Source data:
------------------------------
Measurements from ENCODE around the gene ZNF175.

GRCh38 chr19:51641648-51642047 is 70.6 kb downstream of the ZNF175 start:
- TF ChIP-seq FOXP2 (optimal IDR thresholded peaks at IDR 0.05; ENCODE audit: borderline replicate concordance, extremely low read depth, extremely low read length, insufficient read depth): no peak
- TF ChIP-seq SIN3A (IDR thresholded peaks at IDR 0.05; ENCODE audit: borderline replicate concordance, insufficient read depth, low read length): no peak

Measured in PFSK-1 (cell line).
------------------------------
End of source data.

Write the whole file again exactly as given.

Measurements from ENCODE around the gene ZNF175.

GRCh38 chr19:51641648-51642047 is 70.6 kb downstream of the ZNF175 start:
- TF ChIP-seq FOXP2 (optimal IDR thresholded peaks at IDR 0.05; ENCODE audit: borderline replicate concordance, extremely low read depth, extremely low read length, insufficient read depth): no peak
- TF ChIP-seq SIN3A (IDR thresholded peaks at IDR 0.05; ENCODE audit: borderline replicate concordance, insufficient read depth, low read length): no peak

Measured in PFSK-1 (cell line).